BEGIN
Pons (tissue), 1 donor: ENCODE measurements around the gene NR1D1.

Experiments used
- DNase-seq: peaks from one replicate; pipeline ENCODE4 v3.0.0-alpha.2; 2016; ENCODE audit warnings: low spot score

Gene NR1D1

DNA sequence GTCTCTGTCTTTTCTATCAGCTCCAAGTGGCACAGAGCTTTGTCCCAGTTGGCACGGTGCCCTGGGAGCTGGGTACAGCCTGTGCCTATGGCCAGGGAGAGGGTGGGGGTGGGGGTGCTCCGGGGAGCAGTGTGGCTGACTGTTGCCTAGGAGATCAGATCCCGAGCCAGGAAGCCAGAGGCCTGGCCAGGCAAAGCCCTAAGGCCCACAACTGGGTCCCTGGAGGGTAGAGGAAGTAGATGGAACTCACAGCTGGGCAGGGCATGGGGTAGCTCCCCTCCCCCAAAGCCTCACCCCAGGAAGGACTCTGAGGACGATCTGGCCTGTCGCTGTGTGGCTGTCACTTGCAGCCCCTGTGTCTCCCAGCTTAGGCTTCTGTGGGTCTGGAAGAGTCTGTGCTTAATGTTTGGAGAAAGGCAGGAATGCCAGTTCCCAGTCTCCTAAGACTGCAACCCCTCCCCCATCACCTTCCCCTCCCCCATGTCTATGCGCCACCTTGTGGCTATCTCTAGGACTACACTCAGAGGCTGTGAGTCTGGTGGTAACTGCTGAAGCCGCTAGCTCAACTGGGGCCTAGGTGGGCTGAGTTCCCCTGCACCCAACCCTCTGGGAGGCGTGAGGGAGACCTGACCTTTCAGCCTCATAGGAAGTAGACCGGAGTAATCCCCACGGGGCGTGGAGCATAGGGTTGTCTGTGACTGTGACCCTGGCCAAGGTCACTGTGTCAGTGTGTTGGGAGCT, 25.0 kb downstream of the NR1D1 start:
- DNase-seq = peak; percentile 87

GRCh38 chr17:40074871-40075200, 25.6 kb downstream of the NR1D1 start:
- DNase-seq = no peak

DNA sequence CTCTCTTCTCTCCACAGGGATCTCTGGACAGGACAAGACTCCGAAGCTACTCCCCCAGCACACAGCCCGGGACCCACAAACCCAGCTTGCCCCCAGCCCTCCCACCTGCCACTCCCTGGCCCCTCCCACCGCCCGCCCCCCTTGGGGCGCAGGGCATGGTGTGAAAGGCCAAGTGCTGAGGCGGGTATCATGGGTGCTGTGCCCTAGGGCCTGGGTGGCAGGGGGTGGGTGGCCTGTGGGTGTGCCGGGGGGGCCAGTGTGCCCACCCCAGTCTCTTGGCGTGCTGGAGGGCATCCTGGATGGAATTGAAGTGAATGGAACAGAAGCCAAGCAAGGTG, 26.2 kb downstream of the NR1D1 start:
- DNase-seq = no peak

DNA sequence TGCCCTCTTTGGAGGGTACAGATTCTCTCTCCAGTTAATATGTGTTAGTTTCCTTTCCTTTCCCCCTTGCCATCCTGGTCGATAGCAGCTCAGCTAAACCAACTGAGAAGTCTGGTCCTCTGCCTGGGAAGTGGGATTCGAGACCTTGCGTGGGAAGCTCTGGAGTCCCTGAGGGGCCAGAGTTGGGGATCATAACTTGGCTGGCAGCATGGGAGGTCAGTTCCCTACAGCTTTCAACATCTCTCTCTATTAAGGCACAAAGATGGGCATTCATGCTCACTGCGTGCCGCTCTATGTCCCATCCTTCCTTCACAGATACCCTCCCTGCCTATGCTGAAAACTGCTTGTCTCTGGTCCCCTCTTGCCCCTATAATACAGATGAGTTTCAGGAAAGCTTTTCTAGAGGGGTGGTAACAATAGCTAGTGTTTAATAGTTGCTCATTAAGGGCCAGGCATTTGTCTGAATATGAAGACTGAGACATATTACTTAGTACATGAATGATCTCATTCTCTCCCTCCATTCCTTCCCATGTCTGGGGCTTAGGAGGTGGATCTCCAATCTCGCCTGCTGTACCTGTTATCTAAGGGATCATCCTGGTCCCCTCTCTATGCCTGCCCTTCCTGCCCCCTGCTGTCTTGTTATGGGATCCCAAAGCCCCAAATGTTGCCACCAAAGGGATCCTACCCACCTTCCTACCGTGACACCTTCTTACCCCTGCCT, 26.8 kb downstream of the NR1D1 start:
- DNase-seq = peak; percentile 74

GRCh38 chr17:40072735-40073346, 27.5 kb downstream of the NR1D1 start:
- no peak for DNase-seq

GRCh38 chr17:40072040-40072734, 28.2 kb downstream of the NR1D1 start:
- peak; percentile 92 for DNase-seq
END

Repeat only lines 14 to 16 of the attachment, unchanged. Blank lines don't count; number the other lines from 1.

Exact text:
- no peak for DNase-seq

GRCh38 chr17:40072040-40072734, 28.2 kb downstream of the NR1D1 start:
- peak; percentile 92 for DNase-seq